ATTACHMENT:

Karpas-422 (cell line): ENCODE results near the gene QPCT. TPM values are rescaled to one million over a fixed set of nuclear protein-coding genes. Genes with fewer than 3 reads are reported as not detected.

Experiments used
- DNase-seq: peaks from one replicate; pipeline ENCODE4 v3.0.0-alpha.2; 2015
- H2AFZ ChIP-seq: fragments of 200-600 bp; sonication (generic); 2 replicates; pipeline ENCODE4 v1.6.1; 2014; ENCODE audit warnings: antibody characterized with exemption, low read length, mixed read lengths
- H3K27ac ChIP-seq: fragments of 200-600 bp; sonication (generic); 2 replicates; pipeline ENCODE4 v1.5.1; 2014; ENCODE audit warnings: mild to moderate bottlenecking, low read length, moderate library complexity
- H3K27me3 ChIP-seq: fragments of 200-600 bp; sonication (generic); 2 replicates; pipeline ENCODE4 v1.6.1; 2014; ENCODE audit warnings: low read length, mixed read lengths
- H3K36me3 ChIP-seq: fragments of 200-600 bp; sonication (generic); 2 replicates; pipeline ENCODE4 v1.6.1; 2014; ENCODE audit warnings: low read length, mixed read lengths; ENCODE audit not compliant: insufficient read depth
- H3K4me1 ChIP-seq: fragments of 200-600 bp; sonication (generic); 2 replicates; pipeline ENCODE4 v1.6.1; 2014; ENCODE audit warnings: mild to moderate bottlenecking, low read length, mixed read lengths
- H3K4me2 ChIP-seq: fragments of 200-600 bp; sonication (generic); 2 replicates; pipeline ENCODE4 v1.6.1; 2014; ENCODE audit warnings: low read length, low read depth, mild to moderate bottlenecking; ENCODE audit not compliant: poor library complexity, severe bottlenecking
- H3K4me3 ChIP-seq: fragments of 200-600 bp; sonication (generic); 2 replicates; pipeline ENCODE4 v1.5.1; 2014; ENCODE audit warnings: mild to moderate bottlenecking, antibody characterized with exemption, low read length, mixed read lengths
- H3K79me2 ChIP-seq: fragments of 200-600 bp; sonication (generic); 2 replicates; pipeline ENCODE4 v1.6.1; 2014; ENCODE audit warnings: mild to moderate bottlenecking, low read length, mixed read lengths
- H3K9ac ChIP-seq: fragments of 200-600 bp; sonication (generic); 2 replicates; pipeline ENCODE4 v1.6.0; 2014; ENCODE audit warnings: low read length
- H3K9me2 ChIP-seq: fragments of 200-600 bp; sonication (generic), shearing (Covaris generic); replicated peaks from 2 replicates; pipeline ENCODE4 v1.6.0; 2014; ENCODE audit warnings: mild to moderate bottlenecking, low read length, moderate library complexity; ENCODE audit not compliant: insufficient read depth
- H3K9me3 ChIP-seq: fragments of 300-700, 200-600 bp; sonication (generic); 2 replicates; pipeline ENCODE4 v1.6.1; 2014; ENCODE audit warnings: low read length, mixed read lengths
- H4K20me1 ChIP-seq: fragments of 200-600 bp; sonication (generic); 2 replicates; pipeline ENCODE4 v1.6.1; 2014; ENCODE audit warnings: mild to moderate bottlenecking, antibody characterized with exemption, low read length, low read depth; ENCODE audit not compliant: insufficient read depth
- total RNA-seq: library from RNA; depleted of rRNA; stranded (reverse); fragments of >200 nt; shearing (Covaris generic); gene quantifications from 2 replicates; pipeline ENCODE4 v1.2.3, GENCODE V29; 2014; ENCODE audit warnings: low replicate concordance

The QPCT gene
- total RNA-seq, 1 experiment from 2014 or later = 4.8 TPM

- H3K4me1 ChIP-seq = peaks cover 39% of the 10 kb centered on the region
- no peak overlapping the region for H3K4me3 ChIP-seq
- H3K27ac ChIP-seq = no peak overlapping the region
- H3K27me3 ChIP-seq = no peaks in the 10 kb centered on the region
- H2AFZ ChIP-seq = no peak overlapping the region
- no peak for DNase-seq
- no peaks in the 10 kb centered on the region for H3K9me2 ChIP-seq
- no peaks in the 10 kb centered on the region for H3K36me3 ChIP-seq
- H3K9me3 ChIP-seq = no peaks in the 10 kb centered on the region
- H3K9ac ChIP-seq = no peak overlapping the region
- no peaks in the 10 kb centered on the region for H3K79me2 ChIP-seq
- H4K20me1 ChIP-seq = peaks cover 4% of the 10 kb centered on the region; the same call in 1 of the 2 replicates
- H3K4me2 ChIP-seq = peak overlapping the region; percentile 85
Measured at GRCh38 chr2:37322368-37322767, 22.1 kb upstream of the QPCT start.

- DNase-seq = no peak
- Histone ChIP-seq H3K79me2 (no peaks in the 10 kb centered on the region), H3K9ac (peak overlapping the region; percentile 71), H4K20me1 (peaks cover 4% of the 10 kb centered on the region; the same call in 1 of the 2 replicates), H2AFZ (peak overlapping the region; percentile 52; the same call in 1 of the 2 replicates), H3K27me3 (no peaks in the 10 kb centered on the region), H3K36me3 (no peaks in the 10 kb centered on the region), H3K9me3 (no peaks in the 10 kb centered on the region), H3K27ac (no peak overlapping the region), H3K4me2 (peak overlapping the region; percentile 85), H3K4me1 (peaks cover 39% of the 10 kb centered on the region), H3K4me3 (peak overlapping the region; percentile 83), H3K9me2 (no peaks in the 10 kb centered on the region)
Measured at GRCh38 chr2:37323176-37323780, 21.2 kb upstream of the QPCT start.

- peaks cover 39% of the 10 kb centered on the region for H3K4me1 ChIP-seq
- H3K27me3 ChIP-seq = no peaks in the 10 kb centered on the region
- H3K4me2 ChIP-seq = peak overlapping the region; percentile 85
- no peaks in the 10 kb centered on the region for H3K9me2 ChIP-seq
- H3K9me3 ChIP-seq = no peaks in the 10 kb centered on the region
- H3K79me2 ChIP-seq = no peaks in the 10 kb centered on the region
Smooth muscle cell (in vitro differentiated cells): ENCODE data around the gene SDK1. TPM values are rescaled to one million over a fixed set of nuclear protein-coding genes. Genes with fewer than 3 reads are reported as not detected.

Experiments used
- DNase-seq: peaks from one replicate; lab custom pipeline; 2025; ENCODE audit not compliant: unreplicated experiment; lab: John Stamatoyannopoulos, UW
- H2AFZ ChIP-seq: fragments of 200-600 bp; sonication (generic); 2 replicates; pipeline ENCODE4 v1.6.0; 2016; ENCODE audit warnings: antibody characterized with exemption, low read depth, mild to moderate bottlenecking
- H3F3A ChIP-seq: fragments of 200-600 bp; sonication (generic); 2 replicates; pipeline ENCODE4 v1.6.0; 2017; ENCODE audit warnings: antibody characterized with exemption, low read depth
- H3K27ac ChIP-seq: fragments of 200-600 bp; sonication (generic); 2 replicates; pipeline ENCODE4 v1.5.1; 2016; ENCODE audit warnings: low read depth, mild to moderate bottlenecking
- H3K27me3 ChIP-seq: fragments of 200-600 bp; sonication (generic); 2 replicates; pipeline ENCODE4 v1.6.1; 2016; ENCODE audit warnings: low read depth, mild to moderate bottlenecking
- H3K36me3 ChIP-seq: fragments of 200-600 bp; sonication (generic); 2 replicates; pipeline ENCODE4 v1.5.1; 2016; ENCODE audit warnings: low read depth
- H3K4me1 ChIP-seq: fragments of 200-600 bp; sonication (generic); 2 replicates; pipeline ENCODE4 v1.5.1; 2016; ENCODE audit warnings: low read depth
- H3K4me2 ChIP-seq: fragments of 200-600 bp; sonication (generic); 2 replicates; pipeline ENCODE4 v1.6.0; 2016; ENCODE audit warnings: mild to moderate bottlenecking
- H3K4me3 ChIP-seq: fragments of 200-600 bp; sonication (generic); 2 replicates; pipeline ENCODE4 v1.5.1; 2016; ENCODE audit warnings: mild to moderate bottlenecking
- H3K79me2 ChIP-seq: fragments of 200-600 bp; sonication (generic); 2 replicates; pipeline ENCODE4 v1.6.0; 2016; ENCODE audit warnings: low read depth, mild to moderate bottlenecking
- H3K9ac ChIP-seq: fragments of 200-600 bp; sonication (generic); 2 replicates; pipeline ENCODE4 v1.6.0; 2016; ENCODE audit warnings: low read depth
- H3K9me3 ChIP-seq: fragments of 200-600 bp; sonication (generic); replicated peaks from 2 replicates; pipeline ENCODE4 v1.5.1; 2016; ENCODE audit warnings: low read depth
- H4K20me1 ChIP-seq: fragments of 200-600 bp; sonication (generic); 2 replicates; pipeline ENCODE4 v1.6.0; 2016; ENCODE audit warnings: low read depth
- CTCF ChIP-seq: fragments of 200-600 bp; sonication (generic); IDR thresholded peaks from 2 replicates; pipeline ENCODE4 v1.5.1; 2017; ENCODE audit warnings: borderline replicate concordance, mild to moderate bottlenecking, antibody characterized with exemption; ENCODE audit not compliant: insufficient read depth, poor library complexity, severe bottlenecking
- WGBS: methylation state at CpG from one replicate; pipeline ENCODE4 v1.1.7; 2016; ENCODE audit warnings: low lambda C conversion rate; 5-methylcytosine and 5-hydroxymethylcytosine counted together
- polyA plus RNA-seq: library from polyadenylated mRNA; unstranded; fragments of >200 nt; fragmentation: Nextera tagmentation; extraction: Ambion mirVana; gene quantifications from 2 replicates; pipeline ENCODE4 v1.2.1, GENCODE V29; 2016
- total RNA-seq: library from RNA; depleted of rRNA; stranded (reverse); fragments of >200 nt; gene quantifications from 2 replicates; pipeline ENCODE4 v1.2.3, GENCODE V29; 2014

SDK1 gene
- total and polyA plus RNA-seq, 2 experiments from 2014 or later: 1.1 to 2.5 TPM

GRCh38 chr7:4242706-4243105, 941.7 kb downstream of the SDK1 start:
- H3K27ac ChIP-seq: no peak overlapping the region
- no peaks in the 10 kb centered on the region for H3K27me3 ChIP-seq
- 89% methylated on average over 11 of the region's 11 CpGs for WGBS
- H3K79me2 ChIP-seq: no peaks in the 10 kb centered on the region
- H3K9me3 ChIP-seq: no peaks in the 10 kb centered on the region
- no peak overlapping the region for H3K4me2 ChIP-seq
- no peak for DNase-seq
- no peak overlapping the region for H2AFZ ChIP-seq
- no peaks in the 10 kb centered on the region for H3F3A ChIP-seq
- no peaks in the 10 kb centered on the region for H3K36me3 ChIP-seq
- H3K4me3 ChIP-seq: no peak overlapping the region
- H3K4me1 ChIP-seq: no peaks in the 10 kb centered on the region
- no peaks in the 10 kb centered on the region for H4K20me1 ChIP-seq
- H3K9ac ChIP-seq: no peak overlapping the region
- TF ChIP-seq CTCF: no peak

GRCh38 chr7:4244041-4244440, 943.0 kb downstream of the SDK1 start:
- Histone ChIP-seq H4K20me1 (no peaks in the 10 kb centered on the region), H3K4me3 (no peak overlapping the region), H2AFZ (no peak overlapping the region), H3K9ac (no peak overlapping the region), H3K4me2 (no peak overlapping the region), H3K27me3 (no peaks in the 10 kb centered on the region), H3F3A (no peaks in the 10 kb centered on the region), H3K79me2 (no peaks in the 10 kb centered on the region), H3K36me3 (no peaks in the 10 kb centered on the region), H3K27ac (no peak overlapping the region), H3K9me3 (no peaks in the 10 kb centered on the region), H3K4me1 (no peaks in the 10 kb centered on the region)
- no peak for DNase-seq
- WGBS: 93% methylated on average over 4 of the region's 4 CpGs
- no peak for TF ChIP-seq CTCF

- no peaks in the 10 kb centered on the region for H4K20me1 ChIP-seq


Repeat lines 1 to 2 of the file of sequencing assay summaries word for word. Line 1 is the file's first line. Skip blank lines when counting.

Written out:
Karpas-422 (cell line): ENCODE results near the gene QPCT. TPM values are rescaled to one million over a fixed set of nuclear protein-coding genes. Genes with fewer than 3 reads are reported as not detected.

Experiments used